Because calling it Windows XP Basic Editon wasn’t elaborate enough…
Windows Fundamentals for Legacy PC (FLP for short) is basically Windows XP but for old systems and was intended to be used in an Enterprise environment since it was only offered through this channel. It was not made an option for OEM or Retail channels and was intended to be used for computers that were previously running say Windows NT or 98, who wanted to run an XP-based os but due to the limited specifications were unable to run the ‘Full fat Xp’.
As this was released in 2005, and 98/NT4 was due to lose support the next year, this OS was intended to be an upgrade path for those old PCs that were still running those operating systems but were not capable enough of running Windows XP.
You will notice that this installs differently compared to stock Windows XP, and using a newer Windows Installer. Gone is the blue install screen. This is similar to what Windows Vista would use, and the Longhorn Beta’s (Pre-Reset) would install in a similar method.
After the installation has been completed you are prompted to reboot your PC. After the initial reboot, you are treated to a configuring screen, of which you are prompted to reboot again, and again. There are several reboots needed before the install finished and we are presented with a desktop.
Well, it looks just like a regular Windows XP install, minus the desktop background which has been replaced with a regular solid blue colour.
A lot of personalization themes are missing, there are very few screen savers or desktop backgrounds available, although the desktop styles can be changed.
I’m curious as to why Luna is included and selected by default? Surley an OS intended for low-end usage would use the Windows Classic theme, or maybe there is very little performance difference between the two?
So let’s see what missing and if anything has been removed or added.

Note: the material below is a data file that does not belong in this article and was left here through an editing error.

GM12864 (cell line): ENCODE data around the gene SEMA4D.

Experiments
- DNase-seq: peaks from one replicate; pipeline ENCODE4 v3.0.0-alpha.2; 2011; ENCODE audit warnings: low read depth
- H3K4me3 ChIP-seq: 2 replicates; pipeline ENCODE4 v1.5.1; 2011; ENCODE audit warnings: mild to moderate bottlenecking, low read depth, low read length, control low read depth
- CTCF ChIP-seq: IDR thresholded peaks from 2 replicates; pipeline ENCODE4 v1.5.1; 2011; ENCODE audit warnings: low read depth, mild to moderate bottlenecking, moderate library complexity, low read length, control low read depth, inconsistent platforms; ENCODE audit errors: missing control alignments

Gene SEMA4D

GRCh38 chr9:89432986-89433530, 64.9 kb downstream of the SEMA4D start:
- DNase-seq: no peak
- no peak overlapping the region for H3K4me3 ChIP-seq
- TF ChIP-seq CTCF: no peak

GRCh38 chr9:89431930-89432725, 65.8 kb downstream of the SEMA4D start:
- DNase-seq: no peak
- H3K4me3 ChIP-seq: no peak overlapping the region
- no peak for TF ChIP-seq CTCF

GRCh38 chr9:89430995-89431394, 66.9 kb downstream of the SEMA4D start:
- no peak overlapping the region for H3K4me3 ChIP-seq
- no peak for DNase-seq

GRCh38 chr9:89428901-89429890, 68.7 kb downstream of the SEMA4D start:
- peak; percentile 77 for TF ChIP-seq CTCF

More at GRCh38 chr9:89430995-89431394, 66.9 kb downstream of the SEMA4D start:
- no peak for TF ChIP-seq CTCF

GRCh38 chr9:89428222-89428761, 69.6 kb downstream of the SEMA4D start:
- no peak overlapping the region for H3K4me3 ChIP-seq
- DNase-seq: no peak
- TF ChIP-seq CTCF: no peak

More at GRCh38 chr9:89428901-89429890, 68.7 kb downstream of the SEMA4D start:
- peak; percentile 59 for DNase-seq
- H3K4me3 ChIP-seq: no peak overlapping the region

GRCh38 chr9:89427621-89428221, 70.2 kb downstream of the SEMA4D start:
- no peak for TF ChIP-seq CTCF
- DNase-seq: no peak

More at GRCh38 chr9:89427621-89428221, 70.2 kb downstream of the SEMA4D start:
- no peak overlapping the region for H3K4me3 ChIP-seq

On a note, a fresh install is using 1.33GB (post-VMWare addon installed)
The security center from the XP service pack 2 is included and will warn that updates are not enabled and that no antivirus software is installed.
Windows Media Player 10 is included with the OS and was the latest release at the time, Again I’m confused why this is included instead of Media Player 9 or 8, which would have helped reduce the install size
There are no built-in games with this build, and they cannot be optionally installed (The Windows components section is missing)
Windows Messenger 4.7 comes with this build also. Strangely the audio tuning wizard does not work, just giving the error message when we try to open it
An observation I found was how Windows handles an application crashing, an error message appears in the same fashion Windows NT 4 would crash, with no option to generate a useful error report, no apology, just a notification that the program has crashed.
Curious to see how it handles software of the era it was released in. Most 32bit Windows software should run fine, though I wonder how well DirectX games will run. DirectX 9 does come included with the OS preinstalled.
Sony’s music player software for their Walkman music player (Think of the iPod but better), this can playback ATARC files, which was Sony’s own file format, and could connect and purchase music from the CONNECT store, which they shut down in 2008
A DirectX-based game, but can run in software rendering instead. Here it works but is prone to graphical glitches, possibly due to the VMWare graphics acceleration
San Francisco Rush 2049
One of my favorite games in the San Franciso Rush series, and only 17 years until it becomes reality. Runs without any issues
Norton Internet Security 2006
Standard Anti-Virus and security software by Symantec
An alternative basic office suite similar to Microsoft Office suite included a word processor and a spreadsheet application.
Similar to Adobe Dreamweaver, this lets you build rich multimedia pages
Microsoft Intellipoint & Intellitype 6.2
Utility commonly bundled with Microsoft keyboard and mice, adds additional functionality that is not covered by Windows but can be used with third-party keyboards. I like to use it because it adds a volume indicator when using the volume keys on a keyboard that features one.
By default Service Pack 2 is included, and service pack 3 can be installed as an optional upgrade. Internet Explorer 7 and 8 can also be installed as upgrades to Internet Explorer 6.
Support for Windows FLP ended on the same date as Windows XP – April 2014.
Well, I’m not sure what happened but I seem to have broken the OS, at least when it comes to shutting down. A few errors with winlogon.exe come up, before the OS BSODs completely.